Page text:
“All female dairy calves are genomically tested, and high-ranking calves are retained and bred to sexed semen. The bottom 20% are used as embryo donors.”



With cow performance being steady across the herd, the cows are currently producing 9,249 litres with 4.24% butterfat, 3.22% protein and a somatic cell count of 107, respectively.

Furthermore, data from the milk producer’s co-op report showed a slight increase in yields, as well as quality.

Last year’s figures showed cows producing 8,901 litres with 4.20 butterfat, 3.25% protein and an average somatic cell count of 111.

In terms of an ideal cow-type, Jamie looks for “a medium-sized cow, with a wide chest that has great feet and legs, also aesthetically pleasing cows with great udders”.



Grassland management is an essential element of the everyday running of the farm. The farmers conduct regular soil sampling, liming and, reseeding as appropriate.

These management decisions are carried out to ensure that cows have access to lush pasture while grazing, as well as producing quality forage for winter feeding.

“We currently have a DeLaval 14×14 parlour. The cows are milked twice a day and it takes approximately 1 hour and 30 minutes per milking.”

The housing infrastructure is comprised 110 mattress cubicles, 30 of which are easy-fix plastic cubicles.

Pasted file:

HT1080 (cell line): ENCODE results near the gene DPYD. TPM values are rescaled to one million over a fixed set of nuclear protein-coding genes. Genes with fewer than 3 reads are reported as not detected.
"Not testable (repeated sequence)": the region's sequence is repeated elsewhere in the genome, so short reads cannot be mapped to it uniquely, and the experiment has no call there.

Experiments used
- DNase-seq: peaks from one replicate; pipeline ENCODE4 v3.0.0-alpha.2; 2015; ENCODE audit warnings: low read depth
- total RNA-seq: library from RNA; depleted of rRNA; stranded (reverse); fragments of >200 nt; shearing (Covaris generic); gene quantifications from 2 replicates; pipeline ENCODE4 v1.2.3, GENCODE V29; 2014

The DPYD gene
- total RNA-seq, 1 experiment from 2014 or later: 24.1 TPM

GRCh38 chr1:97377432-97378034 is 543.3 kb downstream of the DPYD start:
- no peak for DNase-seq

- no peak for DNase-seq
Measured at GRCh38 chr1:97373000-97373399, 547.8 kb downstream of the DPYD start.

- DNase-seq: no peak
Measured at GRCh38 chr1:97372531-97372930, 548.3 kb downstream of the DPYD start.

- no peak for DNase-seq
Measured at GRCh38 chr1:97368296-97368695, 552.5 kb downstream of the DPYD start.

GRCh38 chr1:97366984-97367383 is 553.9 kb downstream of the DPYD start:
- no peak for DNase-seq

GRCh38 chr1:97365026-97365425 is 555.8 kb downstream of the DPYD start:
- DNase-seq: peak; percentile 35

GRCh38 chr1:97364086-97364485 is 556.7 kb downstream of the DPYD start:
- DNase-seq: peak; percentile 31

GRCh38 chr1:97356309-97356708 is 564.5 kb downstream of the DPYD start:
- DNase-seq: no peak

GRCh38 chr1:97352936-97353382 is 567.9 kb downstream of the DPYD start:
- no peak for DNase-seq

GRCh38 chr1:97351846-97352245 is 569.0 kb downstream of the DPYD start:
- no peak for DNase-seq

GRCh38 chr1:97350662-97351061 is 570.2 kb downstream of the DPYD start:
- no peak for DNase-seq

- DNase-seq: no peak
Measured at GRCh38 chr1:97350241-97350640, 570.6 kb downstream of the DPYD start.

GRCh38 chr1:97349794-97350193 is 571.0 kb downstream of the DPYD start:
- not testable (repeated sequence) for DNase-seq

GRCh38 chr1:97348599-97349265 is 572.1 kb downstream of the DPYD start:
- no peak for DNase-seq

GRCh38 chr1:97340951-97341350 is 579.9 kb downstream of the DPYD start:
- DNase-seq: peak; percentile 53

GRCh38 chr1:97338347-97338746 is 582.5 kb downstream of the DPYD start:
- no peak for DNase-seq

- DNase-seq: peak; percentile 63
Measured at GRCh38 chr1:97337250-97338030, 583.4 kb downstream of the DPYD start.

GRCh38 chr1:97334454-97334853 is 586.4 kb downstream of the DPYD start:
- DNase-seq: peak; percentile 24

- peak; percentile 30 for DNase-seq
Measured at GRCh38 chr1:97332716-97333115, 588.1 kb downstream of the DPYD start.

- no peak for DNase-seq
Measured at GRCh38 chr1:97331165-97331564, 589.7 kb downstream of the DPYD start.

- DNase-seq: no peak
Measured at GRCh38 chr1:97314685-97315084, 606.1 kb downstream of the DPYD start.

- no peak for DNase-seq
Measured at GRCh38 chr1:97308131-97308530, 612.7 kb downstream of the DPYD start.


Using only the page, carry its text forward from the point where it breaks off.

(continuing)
“Robotic scrapers, a telehandler, heat detection collars and, a weigh scale crush are other technology we have recently incorporated onto the farm.”

The robotic scrapers which have been introduced to the farm allow for an improvement in cow hygiene, seeing a positive influence in milk quality through SCC.

A heat detection collar is worn by a teaser bull. Meanwhile, cows and heifers for breeding wear associated eartags. The collar uses bull proximity, mounting behaviour and bull activity to determine when the females are in heat.

“We currently have a 250kW wind turbine on the farm, which is supplying the entire farm and farmhouse with electricity.”

“Excess electricity is sold back to the grid, creating extra income for the farm. In addition to this, there is also a small number of solar panels located on the farm.”

In the future, the farmers are investigating the potential introduction of robots on the farm.


Goal setting and hurdles